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The Browne Review, a government review of higher education funding that resulted in a decision to nearly triple the amount England’s universities can charge students, has sparked intense debate in the U.K. With tuition fees set to increase to up to £9,000, students are questioning exactly what the reforms will mean. In some respects, higher tuition fees are intended to positively transform students’ relationships with the institutions they attend. One basis for these reforms is the notion that students act as consumers, and that “student choice will drive up quality.” In other words, students—facing increased fees and the sacrifices that go along with meeting financial obligations—will make more purposeful decisions and value their time at university more. Universities, in turn, will be more accountable to students, not only in terms of teaching quality but also in the overall student experience.
There appears to be a convergence of opinion between administrators and students that the fee increase portends a future in which students will behave more like consumers. According to Christopher Hallas, chair of the Association of University Administrators (AUA), the concept of the student experience as exclusively academic is unlikely to endure. According to Hallas, the new environment will force universities and administrators to rethink service provision models and “emulate customer-centered models from the commercial sector.” Aaron Porter, the president of the National Union of Students, predicts that students will launch a “consumer revolution” against universities that are unprepared for the consequences of market forces and higher tuition fees.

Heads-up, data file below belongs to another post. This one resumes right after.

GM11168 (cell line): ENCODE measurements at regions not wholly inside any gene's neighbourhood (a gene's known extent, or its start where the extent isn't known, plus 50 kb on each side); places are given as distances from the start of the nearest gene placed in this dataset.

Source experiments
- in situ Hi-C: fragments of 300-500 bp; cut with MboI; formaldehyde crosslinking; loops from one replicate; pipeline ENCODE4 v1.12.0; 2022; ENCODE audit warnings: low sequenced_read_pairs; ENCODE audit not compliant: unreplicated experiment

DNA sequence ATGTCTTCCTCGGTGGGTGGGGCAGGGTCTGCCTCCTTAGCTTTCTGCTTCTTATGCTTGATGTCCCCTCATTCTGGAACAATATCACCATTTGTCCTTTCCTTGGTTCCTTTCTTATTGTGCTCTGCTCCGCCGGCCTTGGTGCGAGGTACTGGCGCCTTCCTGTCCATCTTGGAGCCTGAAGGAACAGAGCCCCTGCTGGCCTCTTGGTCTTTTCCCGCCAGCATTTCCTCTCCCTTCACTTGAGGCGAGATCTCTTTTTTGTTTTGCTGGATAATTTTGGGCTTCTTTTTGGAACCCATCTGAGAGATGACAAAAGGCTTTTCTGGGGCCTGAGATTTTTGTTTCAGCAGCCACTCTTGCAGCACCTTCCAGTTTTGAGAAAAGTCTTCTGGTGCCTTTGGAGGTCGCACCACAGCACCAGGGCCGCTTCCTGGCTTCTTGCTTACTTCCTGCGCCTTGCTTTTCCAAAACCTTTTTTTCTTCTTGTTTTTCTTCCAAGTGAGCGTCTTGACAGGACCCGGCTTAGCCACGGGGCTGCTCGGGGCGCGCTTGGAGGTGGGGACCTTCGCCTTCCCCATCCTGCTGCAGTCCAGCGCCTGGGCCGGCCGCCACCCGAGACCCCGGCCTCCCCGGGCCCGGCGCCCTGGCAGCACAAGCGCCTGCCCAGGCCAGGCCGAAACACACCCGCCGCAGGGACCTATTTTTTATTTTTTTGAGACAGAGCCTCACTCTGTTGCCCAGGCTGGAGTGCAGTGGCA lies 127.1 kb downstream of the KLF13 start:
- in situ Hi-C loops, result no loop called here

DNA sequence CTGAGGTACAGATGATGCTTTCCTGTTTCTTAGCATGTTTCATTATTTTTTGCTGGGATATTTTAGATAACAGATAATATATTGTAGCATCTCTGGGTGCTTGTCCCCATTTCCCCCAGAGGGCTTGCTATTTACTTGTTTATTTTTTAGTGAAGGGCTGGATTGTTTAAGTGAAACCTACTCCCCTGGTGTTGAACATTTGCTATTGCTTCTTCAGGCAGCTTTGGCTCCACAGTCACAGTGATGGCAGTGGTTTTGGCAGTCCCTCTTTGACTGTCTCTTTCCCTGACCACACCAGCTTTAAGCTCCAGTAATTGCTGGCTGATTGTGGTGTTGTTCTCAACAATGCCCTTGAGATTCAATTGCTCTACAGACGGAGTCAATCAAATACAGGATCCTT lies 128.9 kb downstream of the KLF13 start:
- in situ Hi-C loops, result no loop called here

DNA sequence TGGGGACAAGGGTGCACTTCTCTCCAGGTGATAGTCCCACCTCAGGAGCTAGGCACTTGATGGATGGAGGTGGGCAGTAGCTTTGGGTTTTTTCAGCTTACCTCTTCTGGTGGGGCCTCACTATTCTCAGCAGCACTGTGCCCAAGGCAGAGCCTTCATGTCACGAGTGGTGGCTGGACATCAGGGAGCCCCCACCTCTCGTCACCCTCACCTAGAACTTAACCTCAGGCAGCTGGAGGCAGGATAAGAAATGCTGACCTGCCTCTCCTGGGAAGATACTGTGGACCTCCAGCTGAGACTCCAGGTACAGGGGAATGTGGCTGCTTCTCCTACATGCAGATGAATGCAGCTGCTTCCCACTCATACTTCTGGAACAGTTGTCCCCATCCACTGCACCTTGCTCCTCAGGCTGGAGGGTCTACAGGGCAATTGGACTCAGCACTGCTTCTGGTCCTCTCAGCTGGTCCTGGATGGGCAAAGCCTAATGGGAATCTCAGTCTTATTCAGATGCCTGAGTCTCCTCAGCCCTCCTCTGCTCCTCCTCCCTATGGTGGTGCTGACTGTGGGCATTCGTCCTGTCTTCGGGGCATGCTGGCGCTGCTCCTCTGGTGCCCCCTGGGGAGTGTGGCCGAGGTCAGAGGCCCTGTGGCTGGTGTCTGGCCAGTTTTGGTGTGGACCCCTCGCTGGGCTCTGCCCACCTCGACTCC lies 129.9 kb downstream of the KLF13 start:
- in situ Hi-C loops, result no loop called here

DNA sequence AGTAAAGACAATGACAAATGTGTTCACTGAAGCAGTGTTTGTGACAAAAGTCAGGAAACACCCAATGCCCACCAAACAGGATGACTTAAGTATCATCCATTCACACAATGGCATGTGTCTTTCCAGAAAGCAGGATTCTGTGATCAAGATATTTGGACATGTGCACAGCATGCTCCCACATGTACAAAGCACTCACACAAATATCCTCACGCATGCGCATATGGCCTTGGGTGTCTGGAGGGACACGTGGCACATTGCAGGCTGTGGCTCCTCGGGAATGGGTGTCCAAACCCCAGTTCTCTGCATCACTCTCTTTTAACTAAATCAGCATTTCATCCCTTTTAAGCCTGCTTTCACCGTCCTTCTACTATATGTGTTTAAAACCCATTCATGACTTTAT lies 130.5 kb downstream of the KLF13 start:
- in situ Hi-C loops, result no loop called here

The concept of students as consumers—an obscure and somewhat controversial notion—has come to enjoy broad currency in U.K. higher education, but is not without its critics. Writing in The Guardian Higher Education, Paul Greatrix of the University of Nottingham argues that there are fundamental differences between business and higher education. Though students are becoming more demanding, there are several problems with applying the consumer metaphor to higher education, namely:
While some see the move toward higher tuition fees as revolutionary, many are wondering whether that much has really changed. In some sense, U.K. students have always been consumers. Students already pay tuition fees, but even if these monetary costs did not exist, students would still incur opportunity costs. Quite simply, students could be doing something else during the years they spend at university. With increased tuition fees, the only difference is that now students are in a position in which they will incur higher financial costs. Lucy Snow, a student journalist writing in an article published in The Guardian, writes: “University offers us a product – made up of libraries, academic experts, careers advice – and, rightly or wrongly, we pay what the government deems is an appropriate price.” Snow expresses reserved support for the notion of students as consumers, adding, “Students need to be conscious consumers so we can get the best out of our three years … [I]t’s not what your university can do for you, but rather what you can do for yourself – with the resources and support provided.”
Within student services specifically, the move toward treating students as consumers has focused on a shift from a bureaucratic model to a customer service model. From a purely practical standpoint, excellence in student services makes sense as an institutional investment. Well-funded, well-staffed, and well-directed student service departments help students meet their educational and social objectives. A strategic enrollment management plan must take student services into serious consideration, as these services are the ‘face’ presented to both potential and current students. A 2009 study found that overall student satisfaction has been linked to: